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Lethbridge Herald Newspaper Archives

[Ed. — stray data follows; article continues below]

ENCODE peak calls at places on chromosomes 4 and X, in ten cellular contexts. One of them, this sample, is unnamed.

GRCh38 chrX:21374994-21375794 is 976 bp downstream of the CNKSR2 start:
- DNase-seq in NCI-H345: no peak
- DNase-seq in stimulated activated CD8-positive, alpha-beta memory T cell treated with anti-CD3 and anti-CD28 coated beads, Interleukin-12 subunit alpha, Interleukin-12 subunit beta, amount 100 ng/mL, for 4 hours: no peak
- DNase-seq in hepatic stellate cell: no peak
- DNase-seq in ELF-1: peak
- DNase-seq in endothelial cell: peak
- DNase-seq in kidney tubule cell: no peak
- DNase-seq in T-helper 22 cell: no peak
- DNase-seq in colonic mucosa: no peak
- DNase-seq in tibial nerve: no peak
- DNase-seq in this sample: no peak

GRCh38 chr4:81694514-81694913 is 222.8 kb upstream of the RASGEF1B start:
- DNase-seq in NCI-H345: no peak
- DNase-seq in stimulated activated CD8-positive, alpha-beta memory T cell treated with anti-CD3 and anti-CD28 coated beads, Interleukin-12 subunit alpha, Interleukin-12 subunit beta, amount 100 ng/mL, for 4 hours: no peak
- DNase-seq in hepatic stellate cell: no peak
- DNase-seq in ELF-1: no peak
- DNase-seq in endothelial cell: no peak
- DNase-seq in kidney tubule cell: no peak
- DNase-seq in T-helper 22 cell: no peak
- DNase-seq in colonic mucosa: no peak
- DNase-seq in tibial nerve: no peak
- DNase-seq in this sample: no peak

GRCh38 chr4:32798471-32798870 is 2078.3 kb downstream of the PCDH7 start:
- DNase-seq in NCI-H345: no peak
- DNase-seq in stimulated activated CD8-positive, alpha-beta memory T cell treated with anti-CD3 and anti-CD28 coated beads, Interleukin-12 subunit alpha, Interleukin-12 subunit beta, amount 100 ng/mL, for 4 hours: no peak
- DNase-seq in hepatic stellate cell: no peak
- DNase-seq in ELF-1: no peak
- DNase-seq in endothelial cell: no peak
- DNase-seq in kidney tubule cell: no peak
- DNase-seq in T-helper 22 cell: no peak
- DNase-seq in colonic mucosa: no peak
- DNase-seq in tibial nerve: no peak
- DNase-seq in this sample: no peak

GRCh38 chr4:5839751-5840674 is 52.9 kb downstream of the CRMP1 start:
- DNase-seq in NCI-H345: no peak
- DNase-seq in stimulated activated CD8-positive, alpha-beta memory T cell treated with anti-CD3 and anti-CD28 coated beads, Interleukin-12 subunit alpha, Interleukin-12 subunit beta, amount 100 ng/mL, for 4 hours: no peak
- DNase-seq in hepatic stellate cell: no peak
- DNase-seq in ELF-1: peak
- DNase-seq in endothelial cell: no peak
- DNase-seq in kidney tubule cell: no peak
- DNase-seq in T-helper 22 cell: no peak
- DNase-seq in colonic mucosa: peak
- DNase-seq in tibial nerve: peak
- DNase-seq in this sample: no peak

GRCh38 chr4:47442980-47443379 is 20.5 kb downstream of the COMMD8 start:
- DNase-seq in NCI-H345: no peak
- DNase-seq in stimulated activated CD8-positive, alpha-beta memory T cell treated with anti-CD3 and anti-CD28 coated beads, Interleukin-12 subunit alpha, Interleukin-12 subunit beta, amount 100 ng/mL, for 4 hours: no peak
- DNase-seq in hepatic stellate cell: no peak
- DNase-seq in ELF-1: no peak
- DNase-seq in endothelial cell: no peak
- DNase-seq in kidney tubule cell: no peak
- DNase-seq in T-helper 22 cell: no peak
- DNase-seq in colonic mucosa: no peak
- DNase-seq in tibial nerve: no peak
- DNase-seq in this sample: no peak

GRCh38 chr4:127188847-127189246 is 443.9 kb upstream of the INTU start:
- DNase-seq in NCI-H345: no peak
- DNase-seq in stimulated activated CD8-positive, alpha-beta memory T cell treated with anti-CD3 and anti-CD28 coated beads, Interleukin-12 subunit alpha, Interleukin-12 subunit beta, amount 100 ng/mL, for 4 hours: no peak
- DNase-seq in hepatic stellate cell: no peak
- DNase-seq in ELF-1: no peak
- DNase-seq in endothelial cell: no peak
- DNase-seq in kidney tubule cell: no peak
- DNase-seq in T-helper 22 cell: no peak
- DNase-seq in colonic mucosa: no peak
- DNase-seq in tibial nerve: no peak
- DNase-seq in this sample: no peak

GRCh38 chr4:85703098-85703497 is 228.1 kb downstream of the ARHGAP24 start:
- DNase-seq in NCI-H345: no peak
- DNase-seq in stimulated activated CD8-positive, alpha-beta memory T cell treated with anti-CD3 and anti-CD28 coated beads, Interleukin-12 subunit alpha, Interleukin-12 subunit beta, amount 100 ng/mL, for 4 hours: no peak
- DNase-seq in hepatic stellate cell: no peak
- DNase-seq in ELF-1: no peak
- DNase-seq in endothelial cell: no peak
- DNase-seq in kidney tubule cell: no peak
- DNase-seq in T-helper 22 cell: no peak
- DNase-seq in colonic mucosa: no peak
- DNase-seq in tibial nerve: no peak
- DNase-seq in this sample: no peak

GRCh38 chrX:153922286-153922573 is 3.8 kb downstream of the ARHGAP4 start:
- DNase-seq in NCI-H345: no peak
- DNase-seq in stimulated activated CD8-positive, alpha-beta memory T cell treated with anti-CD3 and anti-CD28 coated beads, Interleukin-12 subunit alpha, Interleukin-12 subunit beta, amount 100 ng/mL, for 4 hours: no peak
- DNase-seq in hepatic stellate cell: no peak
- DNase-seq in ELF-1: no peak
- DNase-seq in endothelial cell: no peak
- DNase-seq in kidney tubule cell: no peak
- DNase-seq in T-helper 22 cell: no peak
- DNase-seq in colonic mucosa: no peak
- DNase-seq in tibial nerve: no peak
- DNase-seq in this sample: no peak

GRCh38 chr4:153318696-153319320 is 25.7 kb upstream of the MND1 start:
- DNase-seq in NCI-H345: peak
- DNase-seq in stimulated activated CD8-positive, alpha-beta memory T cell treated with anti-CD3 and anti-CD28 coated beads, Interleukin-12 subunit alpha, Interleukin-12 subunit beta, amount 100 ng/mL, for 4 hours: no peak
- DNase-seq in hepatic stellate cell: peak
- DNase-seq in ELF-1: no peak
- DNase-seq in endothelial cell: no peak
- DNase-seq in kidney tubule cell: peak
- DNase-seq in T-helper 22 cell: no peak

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Lethbridge Herald, The (Newspaper) - December 30, 1972, Lethbridge, Alberta LESTER PEARSONS LIFE: Pearson duy, Detember 30, 1972 THE H5SAIO 3 Uncounted conferences and crisis Uy THE ASSOCIATED PRESS Lester B. Pearson's career _ Canadian civil servant, dip- lomat, Llncra) party leader and finally prime hundreds o! conference tables End dozens of world crises iroin Ethiopia to Vietnam. More than any other man he formed and symbolized the Ca- nadian style of quiet diplomacy in the post-war years. As a diplomat, he helped to found the UN, NATO and the Colombo Plan. He v.-as chairman of tho UN committee that led to the crea- tion of the stale of Israel. As president of the UN Gen- eral Assembly in 1953, he help- ed avert the spread of th'- Kor- ean War into Communist China. As external affairs minister. he had a major part in creation of the UN Emergency Fvccs in the Suez crisis o! 1936, an achievement that v.-on him the Nobel Peace prize. As Liberal party leader for 10 years, he brought cut of opposition to five years of power, though always in a minority position. His career aUo had it; low points; his years as Libe-al leader marked by a fairly steady stream of criticism for Pearson the politician, v.ith admiration for the diplomat and Pearan the man. There were a rtsh of scandals that hurt Us govern- merit in its early years. One member of Parliament said in a Vffj House of Com- mons debate "I should like to put it in blunt, rude terms that a prime minister has to be cap- able on occasion of being a bas- tard. "It is unfortunate that our prime minister is unable to be tiiat particular sort of person." A constant theme of com- He went to work for Armour and Co where an uncle was I an executive, first confronting the sausage machine in a Ham- ilton plant and later going to Cliieago as a clerk. He stuck at it 13 months be- fore deciding to go back to the university. plaint during his years as prime minister was that the country needed a younger, more dyna- mic man In another turning point, he received a Masscy Foundation fellowship for two years' study at Oxford that earned him a i place on the University of Tor- f'carson himself believed that onto's history faculty. j a leader of that kind could wreck the country. He felt the called for careful concil In 1S23 he took the external affairs departments exams, emerging at the top of a group iation of the French-English (Of about 60. antagonisms. j first few years in the de Canadians believed if there I payment were taken up with v.-ss a second near-unanimous 12 -cries of domestic studies i verdict on his performance, it i mix'.d with an occasional trip was that be handled the Que-1 Abroad for his first taste of in- :ec problem with patience and j temational diplomacy. 'Entered diplomacy Pearson's crucial i kft it better than he found it. r might in war Pearson was the second of three sons arid was born middle a diplomat were spent _...t._................ a hospital iunit, first to England, then to back to Ottawa as as- j Egypt and on tfj Salonika in undcr-secretary of state. Greece. nors-general. He was still in London for the first two years of World War If but in mid-lMl was or- dered back to Ottawa as Within a year he was sent to SAND GRAVEL ASPHALT TOLLESTRUP SAND AND GRAVEL Construction Co, Ltd. PHONE 323-2702-327-3610 irn- muim a In as a corporal, he was v.'ashington, where he was rmn- 1 assigned to officer training counsellor, mir.Xer and] school in England. He got his i ambassador. commission and then tracsferr- it ed to the Royal Hying Corps for his unspectacular air career. He gained at least two things from the wa-: The nickname Washington, in his pcarson began Mike and the desire to study at emarge w-jth a clear public A blue oUa-dot bo-ff tie was Oxford a desire that was to surface a few years later. 1 First he completed his degree in history at Toronto, tried law j of school for a few weeks and then his trademark and a dislike of diplomatic stuffiness main feature. He took part in a succession conferences planning the school for a few weeks and then pO5t_war structure and had a i gave it up for a crack at the jj, drafting the United N'a- bisir.ess world. _____ tjons Charter. JIM and ETHEL, BING and BONNY and RUBEN and REBECCA at tfief HOUSE of WONG RESTAURANT 254 13lh STREET NORTH, LETHBRIDGE would like to Ihank ihcir mcny customers for their polror.cge in 1972 end to wish each and all of you a VERY HAPPY NEW YEAR Our holiday hours for your enjoyment will be New tear's p.m. lo 2 a.m. New Year's a.m. lo 2 a.m. Special Chinese Food Deliveries for Large or Small Holiday Parties Phone 327-0844 or 327-0974 PRESSURE ARIZONA CALIFORNIA LAS VEGAS RENO He turned down a chance to be the first director-general of the UN's Food and Agriculture Organization and shut off an- other possible road. In the fall of 1946 he returned to Ottawa to the department's top post, undersecretary of state, and quickly came under pressure to move over to the political side. In 1J43, when Louis St. Laur- ent became prime minister and urged Pearson to fill his old job of external affairs minis- ter, Pearson accepted. On the day he was sworn in, reporters asked when he had become a Liberal, and he re- plied: "Today.'' Wanted UN Job Later as -prime minister Pearson frankly admitted tha I he would rather have been UN secretary general, a job twice i denied him by Russian opposi r Hon. j The first time was at the Gen eral Assembly session of in London when Norway's Try gve Lie was chosen. Tne sec ond was in New York in 19M when Dag HarrunarskjoM ua.> picked. External Affairs Minister Uarfin revealed years la'.et- .hat on this second occasion, 10 of 11 Security Council rnern- jers had indicated a preference :or Pearson. Only the Kussiaris oad turned him down. In 1952 he was asked be- come secretary' general of NATO hut decided agairr-'. it. Despite his prominent role in NATO, Pearson was one of the Western statesmen to try to build East-West bridges. He visited Russia in and his reactions from the 'rip were reflected in his Nobel EC ceptance speech f. o r> later: "Our policy and dir i as the two sides Li i f war face each coming as rigid and del' si as the trench warfare of 40 years ago, when two 3 in, dug deeper, and lived in their trenches ESSENTIAL "fi is essential that VP ST S UTHBBIOGE 327-3601 cnoger of 3 KING KOIN LAUNDERETTES Tha.-.k tc-j end OWNER EARL Edmon.d F t NORTH LETHEP.1DG5 LTD. 120 North Mayor Dri'.a Phone 326-5215 D. R. "Don" DORAM MANAGER THE HERALD PRINTERS J. M. 'Mickey" KOVAC SAtES REPRESENTATIVE THE HERAID PRINTERS Jim Van Loo ACTIVE TELEVISION SERVICE Ed Redekopp ACTIVE TELEVISION SERVICE Robert Morton ACTIVE TELEVISION SERVICE Pot Orsien ACTIVE TELEVISION ;